Over the next two weeks, the engram neurons in the neocortex gradually matured, as reflected by changes in their anatomy and physiological activity. By the end of that same period, the hippocampal engram cells became silent and were no longer used for natural recall. At this point, the mice could recall the event naturally, without activation of neocortical cells by fiber-optic light. However, traces of the memory remained in the hippocampus, because reactivating those hippocampal neurons with light prompted the animals to freeze.
The past prevailing view was that learning experiences are temporarily held in circuits in the hippocampus and then later exported out to other parts of the brain for final storage. Both in the past and now, all the evidence indicates that the hippocampus is crucial for forming lasting memories of experiences that do not involve motor learning, but the mechanisms had been uncertain. Neuroscientists did know that long-term memories were stored outside of the hippocampus because people with hippocampal damage can lose the ability to form new long-term memories, but they are still able to recall old memories.
Now, the new research suggests that memory engrams are not transported from the hippocampus to the neocortex but are present in both places at the outset of learning. The memory engram in the neocortex just requires maturation for the memory to become more permanent. Moreover, the hippocampus cannot, and need not, hold long-lasting engrams.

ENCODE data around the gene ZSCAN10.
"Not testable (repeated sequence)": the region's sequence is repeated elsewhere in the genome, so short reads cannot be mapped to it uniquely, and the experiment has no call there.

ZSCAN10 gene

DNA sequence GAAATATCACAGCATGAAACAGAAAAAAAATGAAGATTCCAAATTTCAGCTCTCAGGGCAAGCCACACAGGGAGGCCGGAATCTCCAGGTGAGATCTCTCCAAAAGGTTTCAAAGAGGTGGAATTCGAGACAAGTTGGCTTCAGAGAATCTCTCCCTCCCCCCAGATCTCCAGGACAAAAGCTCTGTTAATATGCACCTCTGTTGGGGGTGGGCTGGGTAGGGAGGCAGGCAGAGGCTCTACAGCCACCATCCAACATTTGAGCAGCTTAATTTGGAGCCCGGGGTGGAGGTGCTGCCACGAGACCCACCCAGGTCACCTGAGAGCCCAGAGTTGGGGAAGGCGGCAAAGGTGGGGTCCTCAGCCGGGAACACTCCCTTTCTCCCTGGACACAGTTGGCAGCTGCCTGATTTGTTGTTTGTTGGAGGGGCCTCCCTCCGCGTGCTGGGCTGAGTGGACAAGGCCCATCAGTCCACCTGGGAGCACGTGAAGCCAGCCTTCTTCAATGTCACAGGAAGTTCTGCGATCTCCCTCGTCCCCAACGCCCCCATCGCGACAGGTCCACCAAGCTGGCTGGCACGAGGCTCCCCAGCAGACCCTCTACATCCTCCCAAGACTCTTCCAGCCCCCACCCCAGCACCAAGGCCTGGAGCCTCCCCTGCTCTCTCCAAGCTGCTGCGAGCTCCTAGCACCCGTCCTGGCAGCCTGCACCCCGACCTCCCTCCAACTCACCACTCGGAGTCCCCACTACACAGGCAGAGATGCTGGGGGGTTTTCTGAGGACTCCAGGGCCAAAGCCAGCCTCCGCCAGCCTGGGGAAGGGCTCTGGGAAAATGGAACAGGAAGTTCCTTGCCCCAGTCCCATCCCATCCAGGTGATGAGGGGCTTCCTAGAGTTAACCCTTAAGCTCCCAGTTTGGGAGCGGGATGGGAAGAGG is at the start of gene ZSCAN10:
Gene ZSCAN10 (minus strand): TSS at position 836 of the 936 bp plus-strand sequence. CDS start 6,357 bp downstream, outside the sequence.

Though this is a new way to think about the mechanisms of how temporary memories consolidate into longer-lasting ones, the conventional idea of consolidation remains confirmed. That is, the memory engram must mature over time in the form of biochemical and anatomical changes in the engram cells. Obviously, such a maturation process would be disrupted if those same engram cells are recruited to serve other learning purposes before they have finished their maturation as a specific memory engram. This also helps to explain why subsequent rehearsals help make memories last longer, because each rehearsal re-engages engram neurons into the same kind of activity they performed during learning, thus strengthening the relevant synapses.